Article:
On a certain level most children grow up idolizing their parents and would want to follow in the footsteps of their mom or dad when it comes to finding a career.
Sometimes that career is being a doctor, a teacher or an electrician. In the case of Kasperi Kapanen, it's playing hockey.
Most hockey fans in North America know about the Howes, the Hextalls and the Sutters; in professional hockey in Finland, the Kapanen name is just as big.
"It's a big thing," Kasperi said. "It's a burden to carry that name, but I like it."
Kasperi made hockey history in Finland last season when he made his debut in Liiga, Finland's top professional league, as a 16-year-old. In 13 games with KalPa he had four goals, and he also got into four playoff games.
Now 17, he played all season with KalPa in 2013-14, totaling seven goals and 14 points in 47 games. He's No. 1 on NHL Central Scouting's final ranking of European skaters for the 2014 NHL Draft.
"He plays a mature two-way game," NHL Director of European Scouting Goran Stubb said. "He has great offensive instincts, including an explosive, surprising shot. His moves are also surprising and very quick. He makes a lot of trouble for opponents. Skating, mobility and physical strength all are very good for a 17-year-old. He has the tools to become very good."
Helping groom him into a top prospect the past two seasons has been one of his teammates -- his father Sami Kapanen, 40.
"It was extremely fun," Sami said of playing with his son. "It was a great year to be on the same team. It was something that we were dreaming of in the past years. I was hoping that I could keep playing and have that opportunity to play on the same team with my son. We got to fulfill that dream the season before … this year was an extra plus because we got the whole season on the same team."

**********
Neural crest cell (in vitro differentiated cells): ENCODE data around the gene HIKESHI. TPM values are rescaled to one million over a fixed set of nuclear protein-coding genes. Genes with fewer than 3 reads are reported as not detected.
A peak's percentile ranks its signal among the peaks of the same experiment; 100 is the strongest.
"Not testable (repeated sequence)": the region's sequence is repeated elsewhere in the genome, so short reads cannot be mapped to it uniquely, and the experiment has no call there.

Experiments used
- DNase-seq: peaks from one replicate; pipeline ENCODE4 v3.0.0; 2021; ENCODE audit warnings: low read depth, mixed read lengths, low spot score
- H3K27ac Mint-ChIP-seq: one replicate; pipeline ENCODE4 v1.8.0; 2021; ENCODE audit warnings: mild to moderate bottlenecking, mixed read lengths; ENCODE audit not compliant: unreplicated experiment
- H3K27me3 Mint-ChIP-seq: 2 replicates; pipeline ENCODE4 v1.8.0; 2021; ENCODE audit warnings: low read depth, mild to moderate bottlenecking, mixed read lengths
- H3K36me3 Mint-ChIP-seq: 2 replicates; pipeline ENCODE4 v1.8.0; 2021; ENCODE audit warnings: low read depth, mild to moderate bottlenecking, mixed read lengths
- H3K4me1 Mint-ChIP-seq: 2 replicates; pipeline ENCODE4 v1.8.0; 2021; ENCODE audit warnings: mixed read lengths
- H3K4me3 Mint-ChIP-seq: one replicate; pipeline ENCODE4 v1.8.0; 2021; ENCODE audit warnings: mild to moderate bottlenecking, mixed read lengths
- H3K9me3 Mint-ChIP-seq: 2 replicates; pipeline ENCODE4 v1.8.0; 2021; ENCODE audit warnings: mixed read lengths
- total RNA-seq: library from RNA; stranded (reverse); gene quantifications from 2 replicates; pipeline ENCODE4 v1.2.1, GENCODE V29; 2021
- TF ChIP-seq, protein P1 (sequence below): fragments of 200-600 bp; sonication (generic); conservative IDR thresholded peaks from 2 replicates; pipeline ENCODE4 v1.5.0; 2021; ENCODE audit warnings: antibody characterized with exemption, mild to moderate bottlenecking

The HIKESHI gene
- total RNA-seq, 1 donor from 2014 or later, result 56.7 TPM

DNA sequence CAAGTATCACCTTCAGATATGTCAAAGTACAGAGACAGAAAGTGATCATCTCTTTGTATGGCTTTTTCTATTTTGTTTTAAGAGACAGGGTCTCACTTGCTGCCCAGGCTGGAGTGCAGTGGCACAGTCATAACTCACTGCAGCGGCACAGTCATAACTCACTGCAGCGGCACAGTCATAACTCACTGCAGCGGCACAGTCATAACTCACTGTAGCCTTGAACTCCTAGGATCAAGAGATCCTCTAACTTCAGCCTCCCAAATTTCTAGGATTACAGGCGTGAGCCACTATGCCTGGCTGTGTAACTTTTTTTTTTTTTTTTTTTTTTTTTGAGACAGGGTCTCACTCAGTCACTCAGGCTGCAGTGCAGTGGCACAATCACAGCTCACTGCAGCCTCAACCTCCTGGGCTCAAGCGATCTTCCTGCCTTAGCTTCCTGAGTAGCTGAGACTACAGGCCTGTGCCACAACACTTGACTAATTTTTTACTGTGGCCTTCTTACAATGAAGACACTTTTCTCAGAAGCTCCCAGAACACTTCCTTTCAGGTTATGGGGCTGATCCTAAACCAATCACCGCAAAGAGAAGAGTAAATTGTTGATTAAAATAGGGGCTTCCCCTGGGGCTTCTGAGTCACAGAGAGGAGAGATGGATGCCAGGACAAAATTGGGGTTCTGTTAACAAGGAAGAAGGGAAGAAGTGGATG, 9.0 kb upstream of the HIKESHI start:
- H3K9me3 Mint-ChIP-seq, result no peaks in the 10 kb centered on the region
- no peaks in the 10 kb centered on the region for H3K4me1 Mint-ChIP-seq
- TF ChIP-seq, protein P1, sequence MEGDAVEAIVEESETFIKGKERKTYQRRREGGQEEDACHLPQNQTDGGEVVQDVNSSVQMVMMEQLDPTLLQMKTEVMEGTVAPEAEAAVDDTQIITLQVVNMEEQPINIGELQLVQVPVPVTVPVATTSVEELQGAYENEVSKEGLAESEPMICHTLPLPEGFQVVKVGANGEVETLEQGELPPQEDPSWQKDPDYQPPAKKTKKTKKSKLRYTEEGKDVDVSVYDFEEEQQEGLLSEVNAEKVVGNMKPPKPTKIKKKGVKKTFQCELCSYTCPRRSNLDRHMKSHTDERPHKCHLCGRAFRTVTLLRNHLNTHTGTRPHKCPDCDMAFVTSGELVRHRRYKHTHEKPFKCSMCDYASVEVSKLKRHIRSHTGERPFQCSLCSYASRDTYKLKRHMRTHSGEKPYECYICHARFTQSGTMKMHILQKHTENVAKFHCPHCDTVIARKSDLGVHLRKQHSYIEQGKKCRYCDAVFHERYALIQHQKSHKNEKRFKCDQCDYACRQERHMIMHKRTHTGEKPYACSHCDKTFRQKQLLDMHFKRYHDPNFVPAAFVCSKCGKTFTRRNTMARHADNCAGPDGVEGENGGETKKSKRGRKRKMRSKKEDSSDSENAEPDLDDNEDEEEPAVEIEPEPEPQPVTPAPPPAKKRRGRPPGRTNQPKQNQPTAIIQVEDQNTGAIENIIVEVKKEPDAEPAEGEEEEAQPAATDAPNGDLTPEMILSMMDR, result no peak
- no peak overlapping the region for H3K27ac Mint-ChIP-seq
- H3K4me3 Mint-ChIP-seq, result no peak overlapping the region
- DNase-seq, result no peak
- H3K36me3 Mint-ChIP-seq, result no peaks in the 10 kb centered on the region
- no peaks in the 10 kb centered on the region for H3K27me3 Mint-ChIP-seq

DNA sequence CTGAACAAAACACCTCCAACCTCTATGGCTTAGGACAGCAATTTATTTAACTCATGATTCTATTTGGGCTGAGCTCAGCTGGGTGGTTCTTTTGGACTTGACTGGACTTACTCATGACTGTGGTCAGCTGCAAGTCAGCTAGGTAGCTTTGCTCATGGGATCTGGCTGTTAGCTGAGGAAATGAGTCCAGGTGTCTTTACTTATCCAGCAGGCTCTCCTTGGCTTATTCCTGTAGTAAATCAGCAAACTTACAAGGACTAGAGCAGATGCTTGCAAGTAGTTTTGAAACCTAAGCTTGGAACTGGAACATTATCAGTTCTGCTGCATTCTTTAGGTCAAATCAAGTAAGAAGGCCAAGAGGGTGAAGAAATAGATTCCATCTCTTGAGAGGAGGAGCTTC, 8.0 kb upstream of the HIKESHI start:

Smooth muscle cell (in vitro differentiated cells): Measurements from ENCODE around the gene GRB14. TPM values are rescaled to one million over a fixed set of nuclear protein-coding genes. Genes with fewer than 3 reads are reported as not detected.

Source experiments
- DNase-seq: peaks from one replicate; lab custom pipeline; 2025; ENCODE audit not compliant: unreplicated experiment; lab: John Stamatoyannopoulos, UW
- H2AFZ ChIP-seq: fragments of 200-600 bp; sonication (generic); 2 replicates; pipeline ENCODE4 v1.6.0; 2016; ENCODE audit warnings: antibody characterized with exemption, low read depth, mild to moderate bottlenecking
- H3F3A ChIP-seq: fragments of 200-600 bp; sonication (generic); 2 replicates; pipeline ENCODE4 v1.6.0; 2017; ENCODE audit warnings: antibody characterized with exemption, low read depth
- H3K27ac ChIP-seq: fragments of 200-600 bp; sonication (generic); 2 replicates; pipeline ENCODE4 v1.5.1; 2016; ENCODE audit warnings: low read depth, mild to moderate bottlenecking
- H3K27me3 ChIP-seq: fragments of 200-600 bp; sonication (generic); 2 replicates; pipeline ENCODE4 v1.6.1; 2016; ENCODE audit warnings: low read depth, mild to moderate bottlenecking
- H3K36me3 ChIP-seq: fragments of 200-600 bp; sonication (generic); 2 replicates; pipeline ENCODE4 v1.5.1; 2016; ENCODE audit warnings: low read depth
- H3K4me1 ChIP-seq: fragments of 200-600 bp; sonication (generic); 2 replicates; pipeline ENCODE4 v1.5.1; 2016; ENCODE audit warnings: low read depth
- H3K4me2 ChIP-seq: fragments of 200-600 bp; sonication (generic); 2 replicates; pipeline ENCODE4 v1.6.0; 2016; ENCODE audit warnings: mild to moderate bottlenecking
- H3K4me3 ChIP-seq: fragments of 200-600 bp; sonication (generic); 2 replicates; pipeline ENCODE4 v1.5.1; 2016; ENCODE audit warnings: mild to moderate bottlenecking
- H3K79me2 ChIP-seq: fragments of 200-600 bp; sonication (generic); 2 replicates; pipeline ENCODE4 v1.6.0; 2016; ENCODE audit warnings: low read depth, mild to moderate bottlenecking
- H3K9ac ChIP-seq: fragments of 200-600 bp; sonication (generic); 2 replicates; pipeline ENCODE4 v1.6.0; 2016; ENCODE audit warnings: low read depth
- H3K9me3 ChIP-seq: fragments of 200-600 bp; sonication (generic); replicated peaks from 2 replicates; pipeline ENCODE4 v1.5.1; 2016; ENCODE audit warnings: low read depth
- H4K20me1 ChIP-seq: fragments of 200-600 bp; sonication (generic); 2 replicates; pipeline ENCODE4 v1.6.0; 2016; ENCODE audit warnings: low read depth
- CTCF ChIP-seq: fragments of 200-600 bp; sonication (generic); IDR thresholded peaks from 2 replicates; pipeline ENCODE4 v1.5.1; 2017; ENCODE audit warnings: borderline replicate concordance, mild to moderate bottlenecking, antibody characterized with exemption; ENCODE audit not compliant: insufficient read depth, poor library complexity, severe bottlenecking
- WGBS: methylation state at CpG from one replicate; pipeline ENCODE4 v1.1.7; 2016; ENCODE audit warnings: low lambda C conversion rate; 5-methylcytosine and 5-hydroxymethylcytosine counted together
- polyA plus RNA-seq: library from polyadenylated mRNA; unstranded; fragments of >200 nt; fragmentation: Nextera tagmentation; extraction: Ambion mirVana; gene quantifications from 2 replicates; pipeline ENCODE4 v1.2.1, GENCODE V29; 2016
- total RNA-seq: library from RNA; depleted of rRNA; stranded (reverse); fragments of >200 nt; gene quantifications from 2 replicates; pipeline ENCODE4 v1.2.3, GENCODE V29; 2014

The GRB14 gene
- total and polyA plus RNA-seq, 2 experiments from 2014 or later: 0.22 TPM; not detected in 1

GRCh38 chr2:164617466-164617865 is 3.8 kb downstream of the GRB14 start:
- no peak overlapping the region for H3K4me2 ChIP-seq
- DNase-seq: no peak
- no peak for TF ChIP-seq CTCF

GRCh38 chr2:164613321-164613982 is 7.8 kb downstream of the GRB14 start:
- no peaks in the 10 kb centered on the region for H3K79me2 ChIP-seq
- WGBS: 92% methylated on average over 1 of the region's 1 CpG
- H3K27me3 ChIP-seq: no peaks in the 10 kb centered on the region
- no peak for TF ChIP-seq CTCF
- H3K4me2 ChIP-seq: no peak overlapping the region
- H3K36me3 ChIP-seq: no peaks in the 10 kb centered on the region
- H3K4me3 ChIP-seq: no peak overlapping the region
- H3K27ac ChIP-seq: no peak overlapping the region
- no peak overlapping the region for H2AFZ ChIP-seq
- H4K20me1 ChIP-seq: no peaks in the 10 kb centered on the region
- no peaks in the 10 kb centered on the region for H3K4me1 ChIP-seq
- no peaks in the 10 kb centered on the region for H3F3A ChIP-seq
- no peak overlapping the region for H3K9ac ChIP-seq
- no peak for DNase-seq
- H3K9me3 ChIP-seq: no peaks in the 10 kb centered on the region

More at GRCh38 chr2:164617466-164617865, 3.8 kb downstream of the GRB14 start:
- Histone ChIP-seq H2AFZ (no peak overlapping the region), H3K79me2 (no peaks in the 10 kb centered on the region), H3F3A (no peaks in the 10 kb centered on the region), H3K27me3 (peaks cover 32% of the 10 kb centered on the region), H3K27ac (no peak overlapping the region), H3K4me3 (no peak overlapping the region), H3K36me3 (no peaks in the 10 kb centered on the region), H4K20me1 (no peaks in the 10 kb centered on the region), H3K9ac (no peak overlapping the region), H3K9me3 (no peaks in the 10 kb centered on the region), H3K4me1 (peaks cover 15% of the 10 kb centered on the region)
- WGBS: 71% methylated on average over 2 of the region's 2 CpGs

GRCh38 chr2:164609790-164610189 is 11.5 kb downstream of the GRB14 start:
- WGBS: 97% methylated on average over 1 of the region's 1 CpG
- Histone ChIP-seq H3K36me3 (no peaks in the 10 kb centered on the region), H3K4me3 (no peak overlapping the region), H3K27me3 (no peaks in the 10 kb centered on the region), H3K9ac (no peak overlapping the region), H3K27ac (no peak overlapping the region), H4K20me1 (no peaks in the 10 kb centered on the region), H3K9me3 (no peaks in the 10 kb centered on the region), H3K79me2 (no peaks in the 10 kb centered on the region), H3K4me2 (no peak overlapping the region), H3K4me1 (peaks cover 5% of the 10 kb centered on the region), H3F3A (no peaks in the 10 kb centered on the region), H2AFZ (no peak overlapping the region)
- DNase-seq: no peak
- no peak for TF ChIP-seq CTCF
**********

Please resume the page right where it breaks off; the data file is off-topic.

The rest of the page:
Though KalPa finished last in the 14-team league, Sami saw his time playing with Kasperi as the perfect way to end his professional career. He announced his retirement when the season ended.
"I think on a personal level that has to be one of the most memorable moments," Sami said of playing with Kasperi. "The first game, the chance to play on the same line, scoring goals in the same game; those kinds of things, it's really hard to put into words and describe to people how you feel, how proud you are in those moments when you get to play with your own son."
It was an up-and-down season for Kasperi. A shoulder injury kept him from Finland's run to the gold medal at the 2014 IIHF World Junior Championship, he didn't produce offensively as much as he hoped with KalPa, and then he had two points in five games as Finland was eliminated in the quarterfinals of the World Under-18 Championship on home soil.
However, the time he got to have with his father was a highlight.
"It was special," Kasperi said. "Just to see him in the locker room, just being there was a big thing for me and probably a bigger thing for him. Playing with him, it was a little bit weird at first. But now that I think about it, it was really a good experience and a dream come true for both of us."
Kasperi said watching his father helped him understand the competitiveness it takes to make it at the professional level. The biggest lesson, though, was remembering that playing hockey for a living is a lot of fun.
"Just enjoy the game," Kasperi said. "I know how to do everything else. That's one thing you have to remember to do, enjoy the game. I love to play hockey and that's what I'm best at doing. That's one thing I'll never forget."
He also learned to manage the expectations that come with having the name Kapanen on the back of your jersey.